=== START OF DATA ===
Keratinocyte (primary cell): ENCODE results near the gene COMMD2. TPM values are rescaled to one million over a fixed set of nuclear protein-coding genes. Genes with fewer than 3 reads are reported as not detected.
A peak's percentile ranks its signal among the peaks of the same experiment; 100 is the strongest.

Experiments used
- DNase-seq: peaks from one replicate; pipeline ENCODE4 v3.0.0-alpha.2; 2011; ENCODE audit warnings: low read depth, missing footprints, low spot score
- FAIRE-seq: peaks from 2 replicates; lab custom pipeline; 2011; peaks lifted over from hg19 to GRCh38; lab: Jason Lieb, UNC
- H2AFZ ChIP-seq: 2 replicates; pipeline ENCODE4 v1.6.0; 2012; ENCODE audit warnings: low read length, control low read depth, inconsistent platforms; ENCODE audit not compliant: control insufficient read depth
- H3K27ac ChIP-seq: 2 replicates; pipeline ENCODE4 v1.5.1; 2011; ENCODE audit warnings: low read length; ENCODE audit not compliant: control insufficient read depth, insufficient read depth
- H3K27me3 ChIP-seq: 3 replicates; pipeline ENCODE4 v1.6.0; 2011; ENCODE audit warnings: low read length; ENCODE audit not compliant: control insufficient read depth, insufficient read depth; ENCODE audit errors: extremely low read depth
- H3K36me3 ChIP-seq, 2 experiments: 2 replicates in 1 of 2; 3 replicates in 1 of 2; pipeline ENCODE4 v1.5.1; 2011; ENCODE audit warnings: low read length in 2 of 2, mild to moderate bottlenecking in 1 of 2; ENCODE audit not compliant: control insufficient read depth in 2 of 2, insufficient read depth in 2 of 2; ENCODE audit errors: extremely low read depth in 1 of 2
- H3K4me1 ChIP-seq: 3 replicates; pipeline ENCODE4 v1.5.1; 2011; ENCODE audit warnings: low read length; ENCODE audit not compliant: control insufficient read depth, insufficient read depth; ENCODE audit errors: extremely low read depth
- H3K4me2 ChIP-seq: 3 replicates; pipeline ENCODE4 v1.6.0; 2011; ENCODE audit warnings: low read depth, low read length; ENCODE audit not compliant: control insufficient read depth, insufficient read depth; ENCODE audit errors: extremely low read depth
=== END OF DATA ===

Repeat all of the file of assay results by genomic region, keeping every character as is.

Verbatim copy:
Keratinocyte (primary cell): ENCODE results near the gene COMMD2. TPM values are rescaled to one million over a fixed set of nuclear protein-coding genes. Genes with fewer than 3 reads are reported as not detected.
A peak's percentile ranks its signal among the peaks of the same experiment; 100 is the strongest.

Experiments used
- DNase-seq: peaks from one replicate; pipeline ENCODE4 v3.0.0-alpha.2; 2011; ENCODE audit warnings: low read depth, missing footprints, low spot score
- FAIRE-seq: peaks from 2 replicates; lab custom pipeline; 2011; peaks lifted over from hg19 to GRCh38; lab: Jason Lieb, UNC
- H2AFZ ChIP-seq: 2 replicates; pipeline ENCODE4 v1.6.0; 2012; ENCODE audit warnings: low read length, control low read depth, inconsistent platforms; ENCODE audit not compliant: control insufficient read depth
- H3K27ac ChIP-seq: 2 replicates; pipeline ENCODE4 v1.5.1; 2011; ENCODE audit warnings: low read length; ENCODE audit not compliant: control insufficient read depth, insufficient read depth
- H3K27me3 ChIP-seq: 3 replicates; pipeline ENCODE4 v1.6.0; 2011; ENCODE audit warnings: low read length; ENCODE audit not compliant: control insufficient read depth, insufficient read depth; ENCODE audit errors: extremely low read depth
- H3K36me3 ChIP-seq, 2 experiments: 2 replicates in 1 of 2; 3 replicates in 1 of 2; pipeline ENCODE4 v1.5.1; 2011; ENCODE audit warnings: low read length in 2 of 2, mild to moderate bottlenecking in 1 of 2; ENCODE audit not compliant: control insufficient read depth in 2 of 2, insufficient read depth in 2 of 2; ENCODE audit errors: extremely low read depth in 1 of 2
- H3K4me1 ChIP-seq: 3 replicates; pipeline ENCODE4 v1.5.1; 2011; ENCODE audit warnings: low read length; ENCODE audit not compliant: control insufficient read depth, insufficient read depth; ENCODE audit errors: extremely low read depth
- H3K4me2 ChIP-seq: 3 replicates; pipeline ENCODE4 v1.6.0; 2011; ENCODE audit warnings: low read depth, low read length; ENCODE audit not compliant: control insufficient read depth, insufficient read depth; ENCODE audit errors: extremely low read depth